I feel for Scott Watson. He’s served 18 years in jail for two murders he says he didn’t commit. Now he can’t get parole unless he does prison courses that require him to admit guilt, which in good conscience he can’t do. Oddly, if Watson had actually done the crime, and confessed to it, he would be better off today. He’d be out of jail after serving the minimum non-parole period.
The evidence now shows that Watson did not kill Olivia Hope and Ben Smart in the Marlborough Sounds on or after New Year’s Day, 1998. Since the trial, the Crown case against Watson has collapsed on all essential points, as demonstrated in books by Mike Kalaugher (The Marlborough Mystery) and Keith Hunter (Trial by Trickery), articles by Mike White, and two major TV documentaries, Murder on the Blade? and another, Doubt: the Scott Watson Case, on TVNZ two months ago.
Putting together the evidence from all the key witnesses, it’s clear that Hope and Smart hopped on to a ketch quite different from Watson’s small sloop, and that the two were accompanied by a man with unkempt long hair, not Watson, who had tidy, very short hair. Even Olivia’s father, Gerald Hope, has been critical of two key pieces of evidence. The two Olivia-type hairs on Watson’s blanket could easily be a result of accidental contamination during the scientific examination. The police “stuffed it up” admitted Hope in a conversation with Scott Watson last month which was recorded by Mike White for North and South. During the trial Hope had given evidence about Olivia’s fingernails, by doing so assisting the Crown case that Olivia had been trapped in Watson’s boat, and had scratched the underside of a forward hatch in a desperate effort to escape. It is now clear from the placement of the scratches and other evidence that no-one was locked inside. Hope now says, on that point, that “we were played [by the police] like a violin. I accept that.” [I should note that Hope still questions some elements of Watson’s version of events, but these are not on what I would consider critical points.]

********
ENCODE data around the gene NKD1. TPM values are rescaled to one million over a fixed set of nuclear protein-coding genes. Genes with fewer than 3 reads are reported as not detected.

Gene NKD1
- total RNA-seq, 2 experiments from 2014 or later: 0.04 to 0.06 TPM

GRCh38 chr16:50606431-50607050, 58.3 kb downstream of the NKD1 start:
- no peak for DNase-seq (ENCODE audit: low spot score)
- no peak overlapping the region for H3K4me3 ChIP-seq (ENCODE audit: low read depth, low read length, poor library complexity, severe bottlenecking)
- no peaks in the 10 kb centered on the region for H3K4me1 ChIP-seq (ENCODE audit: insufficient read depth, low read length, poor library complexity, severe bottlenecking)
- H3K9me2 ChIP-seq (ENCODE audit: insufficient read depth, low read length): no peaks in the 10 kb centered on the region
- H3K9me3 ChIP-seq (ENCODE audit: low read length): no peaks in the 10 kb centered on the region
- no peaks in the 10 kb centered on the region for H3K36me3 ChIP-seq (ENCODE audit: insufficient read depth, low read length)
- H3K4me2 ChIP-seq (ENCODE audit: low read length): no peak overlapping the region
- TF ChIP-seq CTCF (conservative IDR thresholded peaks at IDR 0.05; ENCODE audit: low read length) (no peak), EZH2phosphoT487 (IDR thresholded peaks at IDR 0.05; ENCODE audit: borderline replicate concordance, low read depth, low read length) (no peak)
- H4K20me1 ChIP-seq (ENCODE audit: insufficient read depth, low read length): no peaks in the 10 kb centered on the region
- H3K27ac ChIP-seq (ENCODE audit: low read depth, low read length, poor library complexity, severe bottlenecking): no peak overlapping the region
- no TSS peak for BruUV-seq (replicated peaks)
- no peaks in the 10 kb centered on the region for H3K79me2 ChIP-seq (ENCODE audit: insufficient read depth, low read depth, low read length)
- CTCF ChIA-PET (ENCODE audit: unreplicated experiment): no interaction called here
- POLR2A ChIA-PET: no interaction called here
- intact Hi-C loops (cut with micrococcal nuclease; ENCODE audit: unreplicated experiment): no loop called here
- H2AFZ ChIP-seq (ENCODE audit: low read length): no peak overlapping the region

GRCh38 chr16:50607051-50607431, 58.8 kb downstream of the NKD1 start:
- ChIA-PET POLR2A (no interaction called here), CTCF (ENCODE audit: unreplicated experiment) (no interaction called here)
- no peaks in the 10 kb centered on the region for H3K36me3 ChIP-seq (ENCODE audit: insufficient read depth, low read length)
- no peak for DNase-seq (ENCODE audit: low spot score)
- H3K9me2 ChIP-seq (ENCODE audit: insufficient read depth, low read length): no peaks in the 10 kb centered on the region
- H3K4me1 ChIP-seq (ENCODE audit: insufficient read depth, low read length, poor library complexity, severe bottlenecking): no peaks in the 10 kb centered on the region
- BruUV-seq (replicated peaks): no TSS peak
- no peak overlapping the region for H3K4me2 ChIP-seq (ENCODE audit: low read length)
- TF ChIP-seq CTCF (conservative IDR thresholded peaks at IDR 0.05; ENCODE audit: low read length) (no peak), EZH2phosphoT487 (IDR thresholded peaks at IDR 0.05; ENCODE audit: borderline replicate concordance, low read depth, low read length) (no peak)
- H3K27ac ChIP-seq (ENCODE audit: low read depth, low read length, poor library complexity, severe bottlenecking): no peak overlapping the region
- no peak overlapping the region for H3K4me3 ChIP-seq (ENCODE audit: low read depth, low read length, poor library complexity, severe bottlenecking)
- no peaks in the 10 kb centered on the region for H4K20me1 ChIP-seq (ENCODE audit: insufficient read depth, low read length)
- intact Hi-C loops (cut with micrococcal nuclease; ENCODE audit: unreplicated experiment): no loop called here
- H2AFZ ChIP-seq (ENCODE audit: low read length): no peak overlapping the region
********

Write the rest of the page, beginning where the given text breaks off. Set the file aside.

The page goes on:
Last week (on 6 December) the Parole Board refused Watson parole, endorsing a psychologist who “assessed Mr Watson’s risk of violent recidivism as very high”. Yet when you look through the Board’s report (not yet on the internet), and an earlier one dated 3 July 2015, there is no evidence that he is a high risk, unless you accept that he killed Olivia Hope and Ben Smart nearly 19 years ago. Apart from the alleged murders, Watson had only one previous conviction for violence, for a punch-up outside a pub when he was 16. He also had an altercation in prison in February 2007, nearly 10 years ago. That’s his total record of violence.
The prison guards say good and bad things about Watson. In the 2015 Parole Board report he is described as “compliant and working well inside the wire”. In the latest Parole Board report they say he can be “happy go lucky”, “very helpful” and “is not a threat to us in the unit [or] to other prisoners”.
The same guard said that on other occasions Watson can be manipulative, withdrawn or untrusting. However, if such characteristics were reason enough for refusing parole, many prisoners would never get out of jail. And Watson has a very good reason for being “untrusting” – of the police, the justice system and the Parole Board.
At one point the Parole Board admits that it is “not necessary that the offender admit guilt in order to [be a candidate for parole]”. But if you read the report closely you’ll reach the conclusion that he is still being punished for not owning up to a crime he didn’t commit. And that is very sad.